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office. but real missed opportunity for democrats there who didn't really try to either pinpoint specific ways that they felt like that cohen was lying about the president, nor did they really i think try to defend the president very well. >> i was having some fun on twitter yesterday by doing an hourly update saying it's been an hour, no one's defended the president, it's been two hours. and i got bored because it just never happened. and, you know, one of the things that truck me from the hearing was this is the same committee when it was run by republicans they brot in diamought in diamok as witnesses. >> say no more. >> they ran this committee as a political weapon to attack democrats and protect the president. so the idea that somehow that this was a fake hearing yesterday and this was outrageous stretches -- >> the president called it this morning fake -- but did he like the fact that he did not say that there was russia collusion. >> you don't get it both ways. >> he was impressed by that.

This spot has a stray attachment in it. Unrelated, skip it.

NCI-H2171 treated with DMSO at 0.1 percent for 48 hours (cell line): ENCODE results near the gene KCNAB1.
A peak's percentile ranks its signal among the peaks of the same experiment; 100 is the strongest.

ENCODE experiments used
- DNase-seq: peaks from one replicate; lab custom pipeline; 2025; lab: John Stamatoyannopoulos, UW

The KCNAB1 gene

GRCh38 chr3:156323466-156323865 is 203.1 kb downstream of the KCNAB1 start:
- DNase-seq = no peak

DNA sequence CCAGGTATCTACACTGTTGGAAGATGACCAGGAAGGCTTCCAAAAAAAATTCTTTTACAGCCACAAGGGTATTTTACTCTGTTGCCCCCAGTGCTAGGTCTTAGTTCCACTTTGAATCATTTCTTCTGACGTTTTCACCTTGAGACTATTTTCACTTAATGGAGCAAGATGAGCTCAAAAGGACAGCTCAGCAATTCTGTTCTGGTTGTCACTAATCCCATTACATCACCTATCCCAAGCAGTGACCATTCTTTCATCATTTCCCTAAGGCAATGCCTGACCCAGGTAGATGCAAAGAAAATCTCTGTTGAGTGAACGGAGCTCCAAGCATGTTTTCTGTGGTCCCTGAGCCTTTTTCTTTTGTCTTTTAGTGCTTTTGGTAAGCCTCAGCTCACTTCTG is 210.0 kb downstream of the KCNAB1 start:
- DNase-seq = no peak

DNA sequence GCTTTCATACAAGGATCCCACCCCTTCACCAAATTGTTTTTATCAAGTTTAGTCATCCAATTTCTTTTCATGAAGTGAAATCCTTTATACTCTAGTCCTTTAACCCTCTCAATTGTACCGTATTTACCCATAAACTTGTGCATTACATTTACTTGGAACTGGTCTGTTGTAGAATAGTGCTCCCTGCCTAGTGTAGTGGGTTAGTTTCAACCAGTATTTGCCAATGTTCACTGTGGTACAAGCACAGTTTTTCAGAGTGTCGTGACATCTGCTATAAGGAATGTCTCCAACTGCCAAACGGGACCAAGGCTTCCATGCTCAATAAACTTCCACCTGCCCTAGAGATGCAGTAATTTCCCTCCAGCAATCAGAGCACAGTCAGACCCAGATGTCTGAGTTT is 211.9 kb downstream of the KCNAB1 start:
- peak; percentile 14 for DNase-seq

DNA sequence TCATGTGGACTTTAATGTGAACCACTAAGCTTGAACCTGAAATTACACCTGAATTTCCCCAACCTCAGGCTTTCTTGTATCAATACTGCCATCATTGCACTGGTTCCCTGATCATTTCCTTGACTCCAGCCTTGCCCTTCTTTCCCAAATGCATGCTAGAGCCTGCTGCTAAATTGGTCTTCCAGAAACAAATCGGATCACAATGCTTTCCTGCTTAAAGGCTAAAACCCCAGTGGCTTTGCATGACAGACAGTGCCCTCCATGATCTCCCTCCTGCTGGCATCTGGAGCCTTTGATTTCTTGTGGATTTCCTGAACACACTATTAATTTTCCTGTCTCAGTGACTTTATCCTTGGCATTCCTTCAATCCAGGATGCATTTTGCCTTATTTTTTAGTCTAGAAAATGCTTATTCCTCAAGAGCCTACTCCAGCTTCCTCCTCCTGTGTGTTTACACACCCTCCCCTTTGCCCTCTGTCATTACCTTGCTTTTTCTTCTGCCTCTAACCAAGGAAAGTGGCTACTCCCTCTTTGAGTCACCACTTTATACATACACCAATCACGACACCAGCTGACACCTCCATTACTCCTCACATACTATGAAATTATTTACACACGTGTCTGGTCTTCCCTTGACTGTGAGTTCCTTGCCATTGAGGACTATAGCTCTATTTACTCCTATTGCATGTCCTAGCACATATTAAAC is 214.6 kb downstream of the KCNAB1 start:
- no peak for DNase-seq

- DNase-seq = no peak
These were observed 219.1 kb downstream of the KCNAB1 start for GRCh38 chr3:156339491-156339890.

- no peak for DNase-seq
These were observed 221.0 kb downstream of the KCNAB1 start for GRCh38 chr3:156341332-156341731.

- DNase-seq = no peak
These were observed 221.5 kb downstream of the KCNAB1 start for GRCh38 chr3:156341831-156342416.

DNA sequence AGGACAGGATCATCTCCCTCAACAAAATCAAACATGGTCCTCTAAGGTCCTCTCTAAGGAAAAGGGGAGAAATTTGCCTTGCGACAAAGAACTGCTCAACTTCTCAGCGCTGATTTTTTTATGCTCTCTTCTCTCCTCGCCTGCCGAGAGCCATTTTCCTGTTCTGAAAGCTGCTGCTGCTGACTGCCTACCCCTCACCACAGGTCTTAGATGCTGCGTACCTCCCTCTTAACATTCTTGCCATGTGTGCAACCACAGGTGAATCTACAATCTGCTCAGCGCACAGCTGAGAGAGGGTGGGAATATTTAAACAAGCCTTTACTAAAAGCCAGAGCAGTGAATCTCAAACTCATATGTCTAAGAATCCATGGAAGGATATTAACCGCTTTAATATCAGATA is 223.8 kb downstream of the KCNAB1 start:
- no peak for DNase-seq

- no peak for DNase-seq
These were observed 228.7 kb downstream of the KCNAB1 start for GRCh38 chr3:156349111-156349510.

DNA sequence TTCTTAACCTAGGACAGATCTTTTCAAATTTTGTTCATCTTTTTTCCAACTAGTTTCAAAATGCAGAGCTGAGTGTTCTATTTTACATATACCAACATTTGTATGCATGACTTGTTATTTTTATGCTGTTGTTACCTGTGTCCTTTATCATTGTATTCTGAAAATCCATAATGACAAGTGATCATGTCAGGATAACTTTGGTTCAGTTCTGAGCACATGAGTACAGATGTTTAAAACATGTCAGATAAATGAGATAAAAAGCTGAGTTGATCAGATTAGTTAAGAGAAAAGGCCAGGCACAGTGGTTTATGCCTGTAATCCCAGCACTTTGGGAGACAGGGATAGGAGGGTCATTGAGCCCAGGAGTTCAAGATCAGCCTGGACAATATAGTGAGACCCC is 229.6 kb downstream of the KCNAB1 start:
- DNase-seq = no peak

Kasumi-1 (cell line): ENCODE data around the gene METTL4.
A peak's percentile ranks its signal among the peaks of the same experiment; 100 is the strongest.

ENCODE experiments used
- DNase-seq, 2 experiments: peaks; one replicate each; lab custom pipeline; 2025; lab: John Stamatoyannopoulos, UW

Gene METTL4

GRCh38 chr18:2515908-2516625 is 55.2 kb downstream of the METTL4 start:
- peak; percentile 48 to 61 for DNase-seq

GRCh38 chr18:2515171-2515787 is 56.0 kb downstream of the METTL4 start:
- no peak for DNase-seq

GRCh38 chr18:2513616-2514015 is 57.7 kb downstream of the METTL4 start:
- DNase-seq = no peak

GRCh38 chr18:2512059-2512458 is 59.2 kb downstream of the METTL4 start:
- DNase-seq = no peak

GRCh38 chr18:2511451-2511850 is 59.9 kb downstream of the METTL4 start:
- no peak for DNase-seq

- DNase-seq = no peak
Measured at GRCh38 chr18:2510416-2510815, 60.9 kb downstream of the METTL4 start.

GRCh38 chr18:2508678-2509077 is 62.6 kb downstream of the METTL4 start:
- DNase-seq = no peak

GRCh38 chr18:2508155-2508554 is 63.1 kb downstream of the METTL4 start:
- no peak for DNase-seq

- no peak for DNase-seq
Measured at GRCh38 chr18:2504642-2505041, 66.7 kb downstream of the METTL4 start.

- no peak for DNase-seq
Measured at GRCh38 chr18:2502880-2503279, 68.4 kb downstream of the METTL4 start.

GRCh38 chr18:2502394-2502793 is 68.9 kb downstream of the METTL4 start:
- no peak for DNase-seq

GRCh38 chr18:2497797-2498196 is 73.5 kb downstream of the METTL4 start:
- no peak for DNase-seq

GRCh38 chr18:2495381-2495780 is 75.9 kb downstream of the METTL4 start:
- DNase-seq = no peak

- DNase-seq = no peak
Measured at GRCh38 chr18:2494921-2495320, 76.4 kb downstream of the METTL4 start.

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>> you can't be excited about something in your figuring. >> sorry. thank you all very much. great to talk to you. there were heated moments during the hearing and some that involved race as we've discussed a little bit. but we're going to play that for you and debate, next. was ahead of its time. still, we never stopped making it stronger. faster. smarter. because to be the best, is to never ever stop making it better. introducing the new c-class. lease the c 300 sedan for $429 a month at your local mercedes-benz dealer. mercedes-benz. the best or nothing.